Vitamin B2 Side effects

How times a day do you take this medicine?
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What are the possible side effects of Vitamin B2?

Get emergency medical help if you have signs of an allergic reaction: hives; difficult breathing; swelling of your face, lips, tongue, or throat.

Call your doctor if you have diarrhea or increased urination. These could be signs that you are using too much Vitamin B2.

Vitamin B2 may cause your urine to turn a yellow-orange color, but this is usually not a harmful side effect.

This is not a complete list of side effects and others may occur. Call your doctor for medical advice about side effects. You may report side effects to FDA at 1-800-FDA-1088.

Side effects of Vitamin B2 in details

A side effect of any drug can be defined as the unwanted or undesired effect produced by the drug. The side effect can be major or in few medications minor that can be ignored. Side effects not only vary from drug to drug, but it also depends on the dose of the drug, the individual sensitivity of the person, brand or company which manufactures it. If side effects overweigh the actual effect of the medicine, it may be difficult to convince the patient to take the drug. Few patients get specific side effects to specific drugs; in that case, a doctor replaces the drug with another. If you feel any side effect and it troubles you, do not forget to share with your healthcare practitioner.
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Adverse Reactions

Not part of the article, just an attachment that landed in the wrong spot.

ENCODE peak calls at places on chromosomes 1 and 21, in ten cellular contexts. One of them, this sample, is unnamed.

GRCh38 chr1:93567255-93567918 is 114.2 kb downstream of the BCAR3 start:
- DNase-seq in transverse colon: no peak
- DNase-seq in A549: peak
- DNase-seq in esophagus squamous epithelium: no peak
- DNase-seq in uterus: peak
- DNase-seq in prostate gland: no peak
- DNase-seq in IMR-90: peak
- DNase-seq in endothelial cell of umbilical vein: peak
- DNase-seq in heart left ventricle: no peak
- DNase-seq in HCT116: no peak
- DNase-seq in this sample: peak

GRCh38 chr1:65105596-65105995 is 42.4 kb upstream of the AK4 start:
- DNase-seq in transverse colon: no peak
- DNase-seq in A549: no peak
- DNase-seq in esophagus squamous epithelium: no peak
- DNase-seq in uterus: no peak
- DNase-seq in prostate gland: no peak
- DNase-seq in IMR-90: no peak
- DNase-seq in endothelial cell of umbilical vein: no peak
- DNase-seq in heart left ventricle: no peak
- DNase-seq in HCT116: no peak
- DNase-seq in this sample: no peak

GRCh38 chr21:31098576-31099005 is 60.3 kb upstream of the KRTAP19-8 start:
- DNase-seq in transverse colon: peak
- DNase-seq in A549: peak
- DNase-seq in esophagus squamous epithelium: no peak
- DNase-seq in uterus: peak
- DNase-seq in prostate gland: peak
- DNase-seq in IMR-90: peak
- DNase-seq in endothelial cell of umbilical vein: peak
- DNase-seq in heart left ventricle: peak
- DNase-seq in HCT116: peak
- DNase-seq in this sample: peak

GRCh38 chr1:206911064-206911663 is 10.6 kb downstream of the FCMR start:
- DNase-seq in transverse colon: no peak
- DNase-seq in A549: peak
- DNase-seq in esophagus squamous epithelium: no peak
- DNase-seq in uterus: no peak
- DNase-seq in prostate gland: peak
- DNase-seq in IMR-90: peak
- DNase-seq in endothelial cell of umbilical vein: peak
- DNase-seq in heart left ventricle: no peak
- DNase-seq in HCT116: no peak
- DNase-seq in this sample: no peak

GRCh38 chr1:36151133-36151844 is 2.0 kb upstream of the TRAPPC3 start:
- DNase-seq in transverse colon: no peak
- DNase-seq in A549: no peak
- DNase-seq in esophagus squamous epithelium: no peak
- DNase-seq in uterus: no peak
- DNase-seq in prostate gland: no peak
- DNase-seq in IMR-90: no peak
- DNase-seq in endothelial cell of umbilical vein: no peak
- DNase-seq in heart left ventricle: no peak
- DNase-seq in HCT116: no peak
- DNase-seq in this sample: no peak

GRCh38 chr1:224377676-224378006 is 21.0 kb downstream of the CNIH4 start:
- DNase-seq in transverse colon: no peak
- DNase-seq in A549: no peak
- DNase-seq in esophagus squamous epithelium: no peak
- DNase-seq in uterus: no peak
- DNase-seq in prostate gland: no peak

Frequency not defined: Genitourinary: Urine discoloration (yellow-orange)

What is the most important information I should know about Vitamin B2?

Use Vitamin B2 as directed on the label, or as your healthcare provider has prescribed. Do not use this product in larger amounts or for longer than recommended.

Vitamin B2 contraindications

Contraindication can be described as a special circumstance or a disease or a condition wherein you are not supposed to use the drug or undergo particular treatment as it can harm the patient; at times, it can be dangerous and life threatening as well. When a procedure should not be combined with other procedure or when a medicine cannot be taken with another medicine, it is called Relative contraindication. Contraindications should be taken seriously as they are based on the relative clinical experience of health care providers or from proven research findings.

None well documented.

References

  1. DailyMed. "ASCORBIC ACID; BIOTIN; CYANOCOBALAMIN; DEXPANTHENOL; ERGOCALCIFEROL; FOLIC ACID; NIACINAMIDE; PYRIDOXINE HYDROCHLORIDE; RIBOFLAVIN; THIAMINE HYDROCHLORIDE; VITAMIN A; VITAMIN E: DailyMed provides trustworthy information about marketed drugs in the United States. DailyMed is the official provider of FDA label information (package inserts).". https://dailymed.nlm.nih.gov/dailyme... (accessed September 17, 2018).
  2. European Chemicals Agency - ECHA. "Riboflavin: The information provided here is aggregated from the "Notified classification and labelling" from ECHA's C&L Inventory. ". https://echa.europa.eu/information-o... (accessed September 17, 2018).
  3. HSDB. "Riboflavin". https://toxnet.nlm.nih.gov/cgi-bin/s... (accessed September 17, 2018).

Reviews

The results of a survey conducted on ndrugs.com for Vitamin B2 are given in detail below. The results of the survey conducted are based on the impressions and views of the website users and consumers taking Vitamin B2. We implore you to kindly base your medical condition or therapeutic choices on the result or test conducted by a physician or licensed medical practitioners.

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Information checked by Dr. Sachin Kumar, MD Pharmacology

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